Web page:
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George Howell (trade unionist)

George Howell (5 October 1833 – 17 September 1910) was an English trade unionist and reform campaigner and a Lib-Lab politician, who sat in the House of Commons from 1885 to 1895.

George Howell
GeorgeHowell.jpg
Born(1833-10-05)5 October 1833
Died17 September 1910(1910-09-17) (aged 76)
NationalityBritish
OccupationTrade Unionist

Contents

BiographyEdit

George Howell was born in Wrington, Somerset, the eldest of eight children of a builder and contractor.[1] He was educated at a Church of England primary school in Bristol until the age of twelve, when he began work with his father, who owned a small builders. By the week he worked twelve hours a day as a mortar-boy, and later a bricklayer, but dedicated Sundays to reading. Among his favourite books were John Foxe's Book of Martyrs and John Bunyan's The Pilgrim's Progress.

Howell grew to dislike his work as a builder so became an apprentice shoemaker. Some of the men he worked with were active chartists and introduced him to radical newspapers including the Northern Star and the Red Republican. As a result, he joined the chartist movement in 1848. Others of his colleagues were Methodists, and Howell attended some of their meetings at Wrington Chapel, before becoming a lay preacher. He also became involved in the local temperance movement.

Howell moved to London in 1854 where he resumed work as a bricklayer, unable to find employment as a shoemaker. He attended many radical political meetings and met prominent radical thinkers of the day, including Karl Marx, George Holyoake, Charles Bradlaugh and Frederic Harrison. He joined the Operative Bricklayers' Society (a New Model Trade Union) in 1859, and played a part in leading the London builders' strike in support of a nine-hour working day. Through his work with the union he became one of the foremost New Model unionists, along with Robert Applegarth and George Potter, but was blacklisted by employers for five years.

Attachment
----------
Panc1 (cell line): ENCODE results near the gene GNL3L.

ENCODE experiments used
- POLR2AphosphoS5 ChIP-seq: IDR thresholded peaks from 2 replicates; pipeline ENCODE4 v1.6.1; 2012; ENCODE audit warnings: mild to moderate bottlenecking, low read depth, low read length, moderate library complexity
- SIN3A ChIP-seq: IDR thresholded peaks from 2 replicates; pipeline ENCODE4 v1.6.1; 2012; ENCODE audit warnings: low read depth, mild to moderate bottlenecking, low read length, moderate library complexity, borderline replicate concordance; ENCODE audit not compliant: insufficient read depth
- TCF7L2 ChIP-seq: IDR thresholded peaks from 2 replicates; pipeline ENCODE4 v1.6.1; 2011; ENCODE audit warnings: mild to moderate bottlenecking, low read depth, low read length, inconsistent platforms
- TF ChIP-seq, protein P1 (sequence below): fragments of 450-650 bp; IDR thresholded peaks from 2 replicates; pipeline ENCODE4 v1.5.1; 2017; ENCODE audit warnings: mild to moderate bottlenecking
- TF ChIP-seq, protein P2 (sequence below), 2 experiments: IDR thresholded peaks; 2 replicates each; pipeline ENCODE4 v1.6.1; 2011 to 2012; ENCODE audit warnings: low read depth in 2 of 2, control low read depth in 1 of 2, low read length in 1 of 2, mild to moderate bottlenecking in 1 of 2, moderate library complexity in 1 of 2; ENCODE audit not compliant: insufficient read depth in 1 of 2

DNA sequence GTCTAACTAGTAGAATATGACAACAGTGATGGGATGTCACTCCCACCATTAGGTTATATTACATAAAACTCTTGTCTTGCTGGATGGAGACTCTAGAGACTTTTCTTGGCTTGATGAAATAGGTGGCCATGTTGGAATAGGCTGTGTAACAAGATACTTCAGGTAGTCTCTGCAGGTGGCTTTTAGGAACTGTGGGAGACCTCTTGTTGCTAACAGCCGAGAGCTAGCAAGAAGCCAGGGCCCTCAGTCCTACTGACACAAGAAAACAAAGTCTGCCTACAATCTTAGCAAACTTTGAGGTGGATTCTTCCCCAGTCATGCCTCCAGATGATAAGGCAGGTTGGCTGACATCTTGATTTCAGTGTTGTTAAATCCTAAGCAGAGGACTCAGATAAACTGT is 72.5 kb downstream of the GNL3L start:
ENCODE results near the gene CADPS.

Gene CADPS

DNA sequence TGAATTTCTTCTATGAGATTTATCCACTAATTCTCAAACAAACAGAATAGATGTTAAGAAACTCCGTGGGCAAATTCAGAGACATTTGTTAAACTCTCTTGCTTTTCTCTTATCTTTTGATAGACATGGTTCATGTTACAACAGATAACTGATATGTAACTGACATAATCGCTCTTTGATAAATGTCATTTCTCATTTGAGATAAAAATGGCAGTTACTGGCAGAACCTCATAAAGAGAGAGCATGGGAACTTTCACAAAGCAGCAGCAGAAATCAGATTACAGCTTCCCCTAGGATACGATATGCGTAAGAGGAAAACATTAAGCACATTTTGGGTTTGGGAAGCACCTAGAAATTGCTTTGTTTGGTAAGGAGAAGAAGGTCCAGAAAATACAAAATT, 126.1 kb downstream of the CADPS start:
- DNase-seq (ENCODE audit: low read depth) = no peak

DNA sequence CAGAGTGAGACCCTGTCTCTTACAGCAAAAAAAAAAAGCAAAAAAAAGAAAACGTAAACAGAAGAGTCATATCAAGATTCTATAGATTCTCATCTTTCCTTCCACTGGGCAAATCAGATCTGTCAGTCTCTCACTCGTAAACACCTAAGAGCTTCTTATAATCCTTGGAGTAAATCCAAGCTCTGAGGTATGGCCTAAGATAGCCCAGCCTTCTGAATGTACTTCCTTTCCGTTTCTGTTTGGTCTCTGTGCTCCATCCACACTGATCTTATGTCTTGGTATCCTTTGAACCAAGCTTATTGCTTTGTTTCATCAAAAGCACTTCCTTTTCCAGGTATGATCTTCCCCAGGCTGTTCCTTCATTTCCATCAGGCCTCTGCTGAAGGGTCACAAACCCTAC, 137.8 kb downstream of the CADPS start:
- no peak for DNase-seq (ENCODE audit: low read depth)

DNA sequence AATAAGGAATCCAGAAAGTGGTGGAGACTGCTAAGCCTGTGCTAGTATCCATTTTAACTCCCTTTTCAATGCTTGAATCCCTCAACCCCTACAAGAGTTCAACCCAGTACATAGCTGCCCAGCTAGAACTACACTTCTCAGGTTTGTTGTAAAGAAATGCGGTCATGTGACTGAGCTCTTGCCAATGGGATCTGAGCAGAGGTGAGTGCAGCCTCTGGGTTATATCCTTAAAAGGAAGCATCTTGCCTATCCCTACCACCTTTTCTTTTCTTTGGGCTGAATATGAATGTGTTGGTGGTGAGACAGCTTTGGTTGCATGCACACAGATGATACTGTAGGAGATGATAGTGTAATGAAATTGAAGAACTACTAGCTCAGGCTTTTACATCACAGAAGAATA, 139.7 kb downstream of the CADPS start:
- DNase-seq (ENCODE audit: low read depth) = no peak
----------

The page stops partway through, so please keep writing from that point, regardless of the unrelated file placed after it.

He was elected, along with Potter and Applegarth, to the executive of the London Trades Council (LTC) in 1861 and became its secretary. He also became involved in the campaign for universal suffrage, becoming full-time secretary of the Reform League in 1865. Howell organised demonstrations in London in 1866 and 1867, and played an important role in the campaign behind the 1867 Reform Act. However, Howell was not satisfied with the scale of the reform and continued to campaign for universal suffrage.

In 1871 Howell was appointed secretary of the Trades Union Congress (TUC), and regularly contributed to the trade unionist journal The Bee-Hive as well as publishing a number of books throughout the 1870s.

Howell stood for parliament unsuccessfully at Aylesbury in the general elections of 1868 and 1874 and at Stafford in a by-election in 1881.[1] He finally succeeded in 1885 as Lib–Lab candidate for Bethnal Green North East, London.[2] In Parliament, Howell helped to pass the Merchant Shipping Act 1894 and successfully defended his seat in 1886 and 1892 but was defeated by the Conservative Mancherjee Bhownagree in 1895.

In poor health, Howell retired from public life. His old friend Robert Applegarth and the TUC raised a £1650 testimonial to buy him an annuity before his death in 1911. On 17 September 1910, he died at 35 Findon Road, Shepherd's Bush, and was buried at Nunhead Cemetery.[3]

Notable worksEdit

  • A Handy Book of Labour Laws 1876
  • Conflicts of Capital and Labour 1878
  • Trade Unionism New and Old 1891
  • Labour Legislation, Labour Movements and Labour Leaders 1902

ReferencesEdit

  1. ^ a b Debretts House of Commons and the Judicial Bench 1886
  2. ^ Leigh Rayment's Historical List of MPs – Constituencies beginning with "B" (part 3)
  3. ^   MacDonald, James Ramsay (1912). "Howell, George". In Lee, Sidney. Dictionary of National Biography, 1912 supplement​. London: Smith, Elder & Co.

Further readingEdit

  • F. M. Leventhal, Respectable Radical: George Howell and Victorian Working Class Politics (Cambridge, Massachusetts: Harvard University Press, 1971).

External linksEdit